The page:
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Books of the month
Brilliant books picked each month by expert booksellers.
Goodbye abstinence, hello February. Make ready to become absorbed in our miscellany of tales that touch upon humanity, bad behaviour, creepy crawlies, adventure and gripping intrigue. Here are our books of the month.
The Year of the Runaways by Sunjeev Sahota
Shortlisted for the Man Booker Prize 2015, Sunjeev Sahota’s perceptive second novel chronicles the lives, both present and past, of three Indian economic migrants sharing a slum-like house in Sheffield, whose lives intersect with that of one British Sikh woman. In this timely, graceful observation of humanity, Sahota shows he is a writer of admirable subtlety, who lets his pauses and silences do as much talking as those words printed within his book’s covers.
Jeremy Hutchinson’s Case Histories by Thomas GrantThis is a vivid portrait of a privileged, well-connected, utterly charming man, who did much to instil and protect our current culture of freedom of speech. Case Histories examines the now-centenarian Jeremy Hunt QC’s most remarkable and scandalous cases of the 1960s, ‘70s and ‘80s, detailing the ‘moral dramas’ of those people the world viewed as amiable rogues, harlots and philanderers; people such as Howard Marks, Christine Keeler and Great Train Robber Charlie Wilson.
The Rose of Tibet by Lionel Davidson
Seasonally apt, a running theme of Lionel Davidson’s novels is man’s struggle against the cold (see Kolymsky Heights). So it’s fitting that The Rose of Tibet, which wins Daphne du Maurier’s admiration via a comparison to a modern-day King Solomon’s Mines, is set in the Himalayan landscape of Tibet. Against the backdrop of the Chinese invasion of 1950, Charles Houston travels there to hunt for his filmmaker brother, and the horrors and perils he endures are realistically rendered thanks to Davidson’s matter-of-fact tone.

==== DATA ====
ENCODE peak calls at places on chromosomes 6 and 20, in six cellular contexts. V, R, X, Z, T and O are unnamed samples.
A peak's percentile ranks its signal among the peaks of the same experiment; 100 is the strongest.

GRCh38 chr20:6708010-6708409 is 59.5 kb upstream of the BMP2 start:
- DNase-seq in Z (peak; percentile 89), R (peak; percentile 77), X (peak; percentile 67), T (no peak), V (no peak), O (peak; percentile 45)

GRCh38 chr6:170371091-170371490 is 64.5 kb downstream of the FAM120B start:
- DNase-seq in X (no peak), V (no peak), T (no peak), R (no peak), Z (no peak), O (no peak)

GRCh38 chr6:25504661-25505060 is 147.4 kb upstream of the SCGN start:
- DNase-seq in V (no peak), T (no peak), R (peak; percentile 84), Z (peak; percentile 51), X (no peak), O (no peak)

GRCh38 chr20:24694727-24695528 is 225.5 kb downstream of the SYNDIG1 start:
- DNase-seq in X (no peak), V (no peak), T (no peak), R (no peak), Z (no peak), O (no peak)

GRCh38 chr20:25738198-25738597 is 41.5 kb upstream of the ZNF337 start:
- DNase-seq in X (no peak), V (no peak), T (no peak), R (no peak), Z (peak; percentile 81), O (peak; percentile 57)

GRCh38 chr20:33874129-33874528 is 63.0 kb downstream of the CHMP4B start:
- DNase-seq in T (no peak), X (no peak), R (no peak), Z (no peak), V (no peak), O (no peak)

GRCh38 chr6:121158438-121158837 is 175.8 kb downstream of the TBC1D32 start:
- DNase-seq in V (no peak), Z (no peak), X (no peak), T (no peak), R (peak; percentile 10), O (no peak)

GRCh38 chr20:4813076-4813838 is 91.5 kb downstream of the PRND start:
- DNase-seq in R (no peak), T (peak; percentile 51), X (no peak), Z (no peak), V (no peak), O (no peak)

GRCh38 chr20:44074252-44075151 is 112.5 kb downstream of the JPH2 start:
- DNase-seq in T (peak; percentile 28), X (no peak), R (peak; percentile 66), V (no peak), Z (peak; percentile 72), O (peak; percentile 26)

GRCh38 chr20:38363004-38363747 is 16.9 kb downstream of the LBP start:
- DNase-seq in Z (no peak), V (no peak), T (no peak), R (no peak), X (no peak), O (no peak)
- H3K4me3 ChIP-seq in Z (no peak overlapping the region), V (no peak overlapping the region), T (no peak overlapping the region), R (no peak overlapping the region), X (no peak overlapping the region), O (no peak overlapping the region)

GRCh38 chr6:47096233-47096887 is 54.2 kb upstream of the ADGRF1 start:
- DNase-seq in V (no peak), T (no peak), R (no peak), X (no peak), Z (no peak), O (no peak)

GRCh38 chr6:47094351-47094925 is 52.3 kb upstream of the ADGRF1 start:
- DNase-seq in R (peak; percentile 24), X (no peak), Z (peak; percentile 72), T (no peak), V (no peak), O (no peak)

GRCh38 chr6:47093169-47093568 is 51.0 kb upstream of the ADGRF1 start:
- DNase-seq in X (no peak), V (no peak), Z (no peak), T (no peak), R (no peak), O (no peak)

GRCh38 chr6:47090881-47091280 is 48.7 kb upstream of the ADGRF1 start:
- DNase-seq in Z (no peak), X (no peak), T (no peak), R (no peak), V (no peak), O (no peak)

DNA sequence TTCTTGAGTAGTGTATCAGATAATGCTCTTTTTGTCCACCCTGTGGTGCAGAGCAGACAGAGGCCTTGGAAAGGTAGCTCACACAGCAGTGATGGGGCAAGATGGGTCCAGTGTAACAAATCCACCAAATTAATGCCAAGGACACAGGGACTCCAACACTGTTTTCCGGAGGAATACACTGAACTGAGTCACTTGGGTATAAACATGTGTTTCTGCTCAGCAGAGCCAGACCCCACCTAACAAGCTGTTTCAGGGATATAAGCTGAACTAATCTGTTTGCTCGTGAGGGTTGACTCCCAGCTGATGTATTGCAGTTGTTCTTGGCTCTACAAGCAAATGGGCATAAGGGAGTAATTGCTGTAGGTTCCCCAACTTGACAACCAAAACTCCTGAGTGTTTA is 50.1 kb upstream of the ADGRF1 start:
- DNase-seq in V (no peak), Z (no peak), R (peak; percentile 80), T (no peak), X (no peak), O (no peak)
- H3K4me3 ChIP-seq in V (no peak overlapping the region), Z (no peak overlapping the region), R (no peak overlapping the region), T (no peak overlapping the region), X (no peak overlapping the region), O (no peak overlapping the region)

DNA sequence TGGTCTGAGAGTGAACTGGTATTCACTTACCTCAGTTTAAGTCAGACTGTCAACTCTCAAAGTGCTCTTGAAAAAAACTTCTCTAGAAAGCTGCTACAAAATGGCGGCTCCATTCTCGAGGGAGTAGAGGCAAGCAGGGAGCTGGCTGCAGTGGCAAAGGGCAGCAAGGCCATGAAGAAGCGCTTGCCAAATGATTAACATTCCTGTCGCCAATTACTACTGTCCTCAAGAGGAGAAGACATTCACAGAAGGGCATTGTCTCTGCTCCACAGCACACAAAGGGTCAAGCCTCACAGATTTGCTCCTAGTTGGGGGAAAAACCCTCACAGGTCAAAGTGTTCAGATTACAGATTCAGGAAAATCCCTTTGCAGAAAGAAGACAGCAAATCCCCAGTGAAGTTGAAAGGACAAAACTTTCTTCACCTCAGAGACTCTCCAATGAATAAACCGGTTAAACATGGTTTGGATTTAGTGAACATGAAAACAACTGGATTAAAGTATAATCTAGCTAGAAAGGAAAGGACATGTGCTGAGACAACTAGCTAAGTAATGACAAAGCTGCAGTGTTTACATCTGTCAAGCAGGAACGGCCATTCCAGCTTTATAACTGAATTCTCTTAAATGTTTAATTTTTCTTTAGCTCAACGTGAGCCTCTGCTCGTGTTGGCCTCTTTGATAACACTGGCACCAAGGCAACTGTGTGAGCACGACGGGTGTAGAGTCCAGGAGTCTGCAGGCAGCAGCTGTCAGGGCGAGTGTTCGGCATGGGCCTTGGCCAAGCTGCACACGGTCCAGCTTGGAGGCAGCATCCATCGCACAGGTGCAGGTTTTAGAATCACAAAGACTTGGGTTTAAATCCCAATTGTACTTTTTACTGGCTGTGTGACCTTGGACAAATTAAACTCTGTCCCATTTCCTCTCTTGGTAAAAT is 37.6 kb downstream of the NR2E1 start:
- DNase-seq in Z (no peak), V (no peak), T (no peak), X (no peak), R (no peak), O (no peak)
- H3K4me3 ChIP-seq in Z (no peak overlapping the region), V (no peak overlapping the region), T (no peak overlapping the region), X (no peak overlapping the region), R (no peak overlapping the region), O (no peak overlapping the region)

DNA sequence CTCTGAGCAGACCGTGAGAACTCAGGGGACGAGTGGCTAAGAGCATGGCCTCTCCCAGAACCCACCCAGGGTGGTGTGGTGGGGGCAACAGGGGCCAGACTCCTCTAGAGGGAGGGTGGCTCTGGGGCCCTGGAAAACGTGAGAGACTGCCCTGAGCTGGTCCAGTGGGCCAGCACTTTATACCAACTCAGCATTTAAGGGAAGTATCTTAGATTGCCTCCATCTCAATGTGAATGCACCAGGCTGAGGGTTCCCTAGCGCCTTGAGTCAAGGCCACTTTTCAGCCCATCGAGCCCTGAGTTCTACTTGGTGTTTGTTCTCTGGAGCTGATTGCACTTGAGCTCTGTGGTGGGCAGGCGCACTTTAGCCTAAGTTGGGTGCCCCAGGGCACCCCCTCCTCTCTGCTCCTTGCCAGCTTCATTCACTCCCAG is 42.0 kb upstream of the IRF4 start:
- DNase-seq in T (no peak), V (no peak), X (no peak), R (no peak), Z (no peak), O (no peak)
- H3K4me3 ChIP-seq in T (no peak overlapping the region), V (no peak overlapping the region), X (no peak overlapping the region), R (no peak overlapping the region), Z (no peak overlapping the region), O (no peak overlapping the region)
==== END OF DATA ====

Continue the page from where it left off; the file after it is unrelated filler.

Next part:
The Night Manager by John le Carré
Ahead of the new BBC series based on The Night Manager that arrives at the end of the month, we’re once again immersing ourselves in this claustrophobic tale from the giant of intelligence writing. True to the author’s thematic form, there’s sacrifice, honour, courage, love and betrayal, all in a plot pivoting around the night manager at a luxury Zurich hotel, who becomes tangled up in an arms trade conspiracy when “the worst man in the world” walks through his hotel’s gilded doors.
Beetle Boy - The Battle of the Beetles by M.G. Leonard
Beetle Boy is an eccentric little novel telling of 11-year-old Darkus’s quest to find his missing father Dr. Bartholomew Cuttle, and it’s populated with strong, independent characters in equal parts female and male. Exclusive to Waterstones in February, it’s as much for reading to primary-aged children as for tweens to digest alone, and via the coleopteran Baxter, is delicately threaded with scientific information about beetles, covering themes such as ecology, genetic engineering and cross-species breeding.